Coinbase and SEC in Impending Legal Battle

Coinbase appears to be the latest crypto firm the United States Securities and Exchange commission is eying for breaking one of its laws. 

This was disclosed in a tweet on September 8 by the exchange CEO, Brian Armstrong, who tried to defend the company’s position against the move by the financial regulator. Coinbase’s Chief Legal Officer, Paul Grewal, further elaborated on the situation in a blog post, saying that “The SEC has told us it wants to sue us over Lend. We don’t know why.”

According to the blog post, the company had received a “Wells notice” from the SEC —an indication that the exchange would soon be sued by the regulator. The blog post clarified that the SEC was planning to sue it for its plan to integrate a lending program to its services. 

The exchange further claimed that it had been engaging the SEC on the subject for the past 6 months, however the watchdog told the exchange that they consider “Lend to involve a security” without providing any further information on how they arrived at their decision.

Coinbase Lend program would offer eligible users in the United States an opportunity to earn a passive 4% annual interest on their, with a guaranteed principal USDC deposits.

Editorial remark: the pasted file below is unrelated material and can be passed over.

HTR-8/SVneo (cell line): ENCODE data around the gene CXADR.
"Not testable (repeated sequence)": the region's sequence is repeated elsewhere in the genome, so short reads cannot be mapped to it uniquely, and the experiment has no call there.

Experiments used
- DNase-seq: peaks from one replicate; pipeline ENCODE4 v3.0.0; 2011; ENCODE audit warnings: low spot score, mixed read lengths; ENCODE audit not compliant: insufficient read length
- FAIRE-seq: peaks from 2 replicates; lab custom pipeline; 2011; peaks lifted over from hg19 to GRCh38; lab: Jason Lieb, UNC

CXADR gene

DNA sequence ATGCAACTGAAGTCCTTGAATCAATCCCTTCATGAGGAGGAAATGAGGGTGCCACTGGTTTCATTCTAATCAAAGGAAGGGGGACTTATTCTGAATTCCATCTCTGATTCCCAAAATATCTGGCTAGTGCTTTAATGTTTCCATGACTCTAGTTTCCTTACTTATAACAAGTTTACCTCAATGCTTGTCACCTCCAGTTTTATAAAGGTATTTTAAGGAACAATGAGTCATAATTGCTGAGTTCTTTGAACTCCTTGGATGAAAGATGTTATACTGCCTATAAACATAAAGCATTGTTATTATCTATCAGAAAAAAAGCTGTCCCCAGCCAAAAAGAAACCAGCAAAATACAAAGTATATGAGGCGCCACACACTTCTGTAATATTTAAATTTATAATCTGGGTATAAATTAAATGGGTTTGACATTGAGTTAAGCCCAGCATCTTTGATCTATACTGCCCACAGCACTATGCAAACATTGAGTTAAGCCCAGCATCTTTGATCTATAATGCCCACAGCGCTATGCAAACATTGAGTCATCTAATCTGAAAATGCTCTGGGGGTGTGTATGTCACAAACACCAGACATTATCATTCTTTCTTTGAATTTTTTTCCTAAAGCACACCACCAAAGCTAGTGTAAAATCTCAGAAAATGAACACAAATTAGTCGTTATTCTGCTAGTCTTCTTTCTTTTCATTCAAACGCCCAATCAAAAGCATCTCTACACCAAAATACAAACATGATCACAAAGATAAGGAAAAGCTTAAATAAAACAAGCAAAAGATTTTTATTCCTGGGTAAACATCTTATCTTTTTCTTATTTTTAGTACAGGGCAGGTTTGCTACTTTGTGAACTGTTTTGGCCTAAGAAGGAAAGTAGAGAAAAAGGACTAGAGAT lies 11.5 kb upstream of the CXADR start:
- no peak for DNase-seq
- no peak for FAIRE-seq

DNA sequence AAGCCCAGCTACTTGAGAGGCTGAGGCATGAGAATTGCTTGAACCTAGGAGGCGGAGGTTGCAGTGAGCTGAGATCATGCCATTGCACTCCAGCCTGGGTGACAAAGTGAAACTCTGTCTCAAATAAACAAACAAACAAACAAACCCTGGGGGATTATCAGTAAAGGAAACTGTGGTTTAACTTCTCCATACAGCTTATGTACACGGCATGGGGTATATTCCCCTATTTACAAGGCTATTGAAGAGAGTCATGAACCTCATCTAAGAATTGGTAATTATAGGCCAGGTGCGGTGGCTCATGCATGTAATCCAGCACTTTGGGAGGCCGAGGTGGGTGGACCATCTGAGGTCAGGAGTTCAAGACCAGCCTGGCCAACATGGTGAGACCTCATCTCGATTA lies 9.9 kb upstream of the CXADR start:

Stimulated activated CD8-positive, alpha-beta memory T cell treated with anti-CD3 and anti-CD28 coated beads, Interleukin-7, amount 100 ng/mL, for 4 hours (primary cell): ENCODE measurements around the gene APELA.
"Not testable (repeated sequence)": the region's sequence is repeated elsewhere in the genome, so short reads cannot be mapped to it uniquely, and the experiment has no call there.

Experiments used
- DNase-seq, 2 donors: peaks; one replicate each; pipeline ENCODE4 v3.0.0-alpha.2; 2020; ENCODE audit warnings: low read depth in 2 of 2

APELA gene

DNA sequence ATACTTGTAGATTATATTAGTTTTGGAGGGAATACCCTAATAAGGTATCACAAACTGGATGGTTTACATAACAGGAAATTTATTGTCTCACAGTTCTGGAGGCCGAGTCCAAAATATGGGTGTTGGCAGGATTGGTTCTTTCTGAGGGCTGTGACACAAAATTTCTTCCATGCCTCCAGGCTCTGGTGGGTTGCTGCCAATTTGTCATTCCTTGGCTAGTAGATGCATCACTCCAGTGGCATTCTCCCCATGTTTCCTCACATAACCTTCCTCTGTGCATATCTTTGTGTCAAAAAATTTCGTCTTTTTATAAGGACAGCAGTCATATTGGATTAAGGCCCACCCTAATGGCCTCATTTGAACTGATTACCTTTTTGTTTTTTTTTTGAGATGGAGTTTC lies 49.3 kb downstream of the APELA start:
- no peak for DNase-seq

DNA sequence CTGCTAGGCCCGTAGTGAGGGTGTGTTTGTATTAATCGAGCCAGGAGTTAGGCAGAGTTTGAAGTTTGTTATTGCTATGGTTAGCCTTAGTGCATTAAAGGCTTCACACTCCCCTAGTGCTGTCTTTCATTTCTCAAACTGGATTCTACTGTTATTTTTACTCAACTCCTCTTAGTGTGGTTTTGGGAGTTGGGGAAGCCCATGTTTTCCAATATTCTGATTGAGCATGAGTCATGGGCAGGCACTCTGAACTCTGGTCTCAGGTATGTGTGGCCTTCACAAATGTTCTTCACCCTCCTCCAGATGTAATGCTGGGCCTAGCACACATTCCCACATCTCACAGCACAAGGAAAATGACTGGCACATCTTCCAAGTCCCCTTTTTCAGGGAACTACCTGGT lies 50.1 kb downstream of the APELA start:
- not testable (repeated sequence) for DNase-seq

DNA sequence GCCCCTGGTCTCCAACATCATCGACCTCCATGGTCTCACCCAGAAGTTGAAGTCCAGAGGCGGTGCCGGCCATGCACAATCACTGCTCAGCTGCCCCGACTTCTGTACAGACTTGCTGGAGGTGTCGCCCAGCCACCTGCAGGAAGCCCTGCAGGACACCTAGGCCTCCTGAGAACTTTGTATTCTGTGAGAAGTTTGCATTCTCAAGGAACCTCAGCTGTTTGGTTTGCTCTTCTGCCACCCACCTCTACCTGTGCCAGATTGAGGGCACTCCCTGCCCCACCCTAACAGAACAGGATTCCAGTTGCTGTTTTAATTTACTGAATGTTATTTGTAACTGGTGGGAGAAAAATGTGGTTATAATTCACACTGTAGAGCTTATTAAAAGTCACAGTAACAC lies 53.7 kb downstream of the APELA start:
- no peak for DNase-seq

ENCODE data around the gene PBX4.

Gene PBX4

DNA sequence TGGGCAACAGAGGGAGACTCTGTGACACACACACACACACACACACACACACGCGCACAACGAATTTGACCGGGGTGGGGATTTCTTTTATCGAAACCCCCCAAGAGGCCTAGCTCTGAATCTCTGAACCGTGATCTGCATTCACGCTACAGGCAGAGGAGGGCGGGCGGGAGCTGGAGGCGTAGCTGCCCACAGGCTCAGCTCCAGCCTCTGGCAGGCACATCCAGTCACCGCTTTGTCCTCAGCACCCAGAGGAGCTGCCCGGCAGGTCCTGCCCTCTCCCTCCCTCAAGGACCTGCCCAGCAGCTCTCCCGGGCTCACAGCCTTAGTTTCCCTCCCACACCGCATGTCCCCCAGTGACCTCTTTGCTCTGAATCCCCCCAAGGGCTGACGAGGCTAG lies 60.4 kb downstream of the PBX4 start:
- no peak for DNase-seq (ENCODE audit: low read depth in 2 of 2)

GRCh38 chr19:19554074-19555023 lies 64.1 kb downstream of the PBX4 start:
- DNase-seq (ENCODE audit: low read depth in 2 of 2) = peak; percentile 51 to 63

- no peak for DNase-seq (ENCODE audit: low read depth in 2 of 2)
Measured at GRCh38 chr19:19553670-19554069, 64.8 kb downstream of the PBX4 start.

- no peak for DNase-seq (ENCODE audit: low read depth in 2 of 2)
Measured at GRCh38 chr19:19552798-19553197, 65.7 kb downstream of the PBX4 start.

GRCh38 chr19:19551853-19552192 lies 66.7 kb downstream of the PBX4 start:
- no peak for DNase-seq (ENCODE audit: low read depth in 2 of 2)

However, SEC currently has increased monitoring on DeFi, and considers any lending and interest-earning-related program to be Security. Coinbase CEO noted that “They responded by telling us this lend feature is Security. Ok – it seems strange; how can lending be Security? So we ask the SEC to help us understand and share their view.”

They refuse to tell us why they think it’s a security, and instead subpoena a bunch of records from us (we comply), demand testimony from our employees (we comply), and then tell us they will be suing us if we proceed to launch, with zero explanation as to why.

Armstrong questioned why the SEC would prefer to use intimidate rather than providing clarity on matters; he also argued that several crypto companies are in the game and wonders why Coinbase would be an exemption. According to him, “hopefully the SEC steps up to create the clarity this industry deserves, without harming consumers and companies in the process.”

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